Q: What is your fondest memory that you gained during your participation in the Program?
KA: Some of the people I interacted with there; walking the Mall and seeing many of the monuments with current girlfriend at the time; Pete Thum, who I knew from Stags football, making a comment about D.C. trees that is slightly humorous to me today considering his work with water conservation; being seated on the actual floor of the House for a speech by Representative William Gray; the office research we were instructed to find for rap song lyrics when the New York City Central Park jogger sexual assault case broke with news of the “wilding” teenagers who we now know were wrongfully convicted and exonerated years later. That led to me conducting more research on criminal justice reform ideas that could be used for the Republican leadership. Walking the halls of Congress from one GOP representative's office to another just to see if certain representatives would sign off to sponsor a bill that could eventually come up for a floor vote.
Q: What is the most valuable thing that you remember learning during your stint in the Program?
KA: As a college student working on Capitol Hill take advantage of the early evening committee hearings, fundraisers, networking events or cocktail parties. Many days at the end of a work day, the different committees may have some type of meet and greet and sometimes me and few other interns would pick one gathering just for the free food and drinks or we would go to multiple meetings until we had our fill. If they still have those open meetings, they are great places to meet and network with other staffers, even legislators in more social settings which can lead to new opportunities. I was able connect with my local Representative and ended up working for Rep. Julian Dixon for the summer after the Program finished.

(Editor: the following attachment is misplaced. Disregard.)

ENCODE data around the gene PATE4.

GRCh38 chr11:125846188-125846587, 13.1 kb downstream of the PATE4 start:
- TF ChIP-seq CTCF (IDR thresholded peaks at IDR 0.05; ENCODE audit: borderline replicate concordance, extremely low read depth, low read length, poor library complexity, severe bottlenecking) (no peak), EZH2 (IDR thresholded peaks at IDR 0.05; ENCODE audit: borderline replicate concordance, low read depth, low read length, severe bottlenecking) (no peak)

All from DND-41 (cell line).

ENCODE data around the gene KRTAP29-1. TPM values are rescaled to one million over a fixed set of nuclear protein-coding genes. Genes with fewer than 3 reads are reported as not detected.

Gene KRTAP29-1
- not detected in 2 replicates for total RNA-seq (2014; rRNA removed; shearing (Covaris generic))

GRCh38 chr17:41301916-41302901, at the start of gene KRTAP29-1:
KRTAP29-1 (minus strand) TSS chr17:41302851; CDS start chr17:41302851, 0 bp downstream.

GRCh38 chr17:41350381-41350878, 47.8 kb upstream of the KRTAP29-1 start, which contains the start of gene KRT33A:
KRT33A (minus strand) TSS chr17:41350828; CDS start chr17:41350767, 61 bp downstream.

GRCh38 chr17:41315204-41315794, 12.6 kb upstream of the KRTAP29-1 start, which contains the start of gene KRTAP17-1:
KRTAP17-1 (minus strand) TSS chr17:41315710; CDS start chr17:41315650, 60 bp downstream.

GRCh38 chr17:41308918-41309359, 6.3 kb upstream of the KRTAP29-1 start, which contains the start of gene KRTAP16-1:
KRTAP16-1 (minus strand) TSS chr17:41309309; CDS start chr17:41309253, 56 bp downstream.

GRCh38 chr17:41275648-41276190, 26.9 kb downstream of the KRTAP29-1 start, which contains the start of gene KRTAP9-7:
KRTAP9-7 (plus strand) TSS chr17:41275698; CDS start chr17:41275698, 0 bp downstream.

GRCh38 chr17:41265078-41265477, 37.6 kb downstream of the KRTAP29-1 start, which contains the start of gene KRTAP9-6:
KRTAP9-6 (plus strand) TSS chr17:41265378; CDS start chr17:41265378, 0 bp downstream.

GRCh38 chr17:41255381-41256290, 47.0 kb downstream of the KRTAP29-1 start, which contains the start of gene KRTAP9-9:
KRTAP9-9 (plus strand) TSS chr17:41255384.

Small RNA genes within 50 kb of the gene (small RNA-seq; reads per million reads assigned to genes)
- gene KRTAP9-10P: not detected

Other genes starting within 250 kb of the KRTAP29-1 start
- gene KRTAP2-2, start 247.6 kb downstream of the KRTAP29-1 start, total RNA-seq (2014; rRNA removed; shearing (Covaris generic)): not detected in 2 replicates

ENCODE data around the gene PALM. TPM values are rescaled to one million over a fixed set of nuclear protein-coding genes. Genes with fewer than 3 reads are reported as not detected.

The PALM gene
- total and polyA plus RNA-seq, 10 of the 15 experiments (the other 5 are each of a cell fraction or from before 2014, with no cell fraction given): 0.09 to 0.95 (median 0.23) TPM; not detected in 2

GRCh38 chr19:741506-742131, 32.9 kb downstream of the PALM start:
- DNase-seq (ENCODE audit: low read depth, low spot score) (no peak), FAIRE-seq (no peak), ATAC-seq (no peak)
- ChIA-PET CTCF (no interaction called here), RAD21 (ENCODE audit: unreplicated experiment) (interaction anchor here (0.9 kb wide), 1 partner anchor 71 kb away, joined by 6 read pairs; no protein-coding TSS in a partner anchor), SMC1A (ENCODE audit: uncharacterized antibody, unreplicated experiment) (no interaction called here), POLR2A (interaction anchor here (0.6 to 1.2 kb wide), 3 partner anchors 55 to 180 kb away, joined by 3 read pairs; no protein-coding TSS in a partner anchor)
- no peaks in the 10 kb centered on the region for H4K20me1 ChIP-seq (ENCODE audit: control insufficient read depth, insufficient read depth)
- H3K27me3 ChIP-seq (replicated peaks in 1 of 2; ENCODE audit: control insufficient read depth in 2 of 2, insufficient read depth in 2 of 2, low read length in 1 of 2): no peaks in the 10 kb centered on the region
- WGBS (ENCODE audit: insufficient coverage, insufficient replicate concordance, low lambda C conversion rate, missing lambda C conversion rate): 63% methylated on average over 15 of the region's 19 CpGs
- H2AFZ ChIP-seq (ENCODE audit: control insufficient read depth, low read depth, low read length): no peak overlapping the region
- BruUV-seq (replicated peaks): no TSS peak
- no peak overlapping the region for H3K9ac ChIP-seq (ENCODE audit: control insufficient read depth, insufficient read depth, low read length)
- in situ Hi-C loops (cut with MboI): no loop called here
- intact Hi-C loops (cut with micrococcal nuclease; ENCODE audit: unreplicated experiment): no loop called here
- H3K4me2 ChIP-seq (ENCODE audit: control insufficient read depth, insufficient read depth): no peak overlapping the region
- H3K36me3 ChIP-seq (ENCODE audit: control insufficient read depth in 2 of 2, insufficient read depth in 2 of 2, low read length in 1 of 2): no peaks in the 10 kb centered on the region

I didn't realize how separate the Houses of Congress were until I worked there. The House of Representatives and the Senate have separated everything and the Senate side is different atmosphere from the House side. At work, I probably had 2 or 3 instances where I had to go across to the Senate side. You'd think there was more day to day interaction between House and Senate, but there was much less mixing than I thought.
Q: What in your view is the true value of the Washington Program (i.e., why should CMC students be eager to participate in it).
KA: When you have an opportunity to go to a new locale, to work, study, learn or contribute, then you should consider that experience. It may give you a good appreciation for others' culture and a perspective about life and places that you didn't have before. Obviously if you are interested in being involved in national politics then the Washington D.C. program is a no-brainer. The people you meet and interact with are invaluable. To sit in committee meetings and attend numerous hearings of actual elected representatives discussing policy issues that I had been researching was something I will not forget. If you are interested in national politics, just understanding the city, its layout, and seeing how the government functions on a day to day level is something you eventually will need to learn about.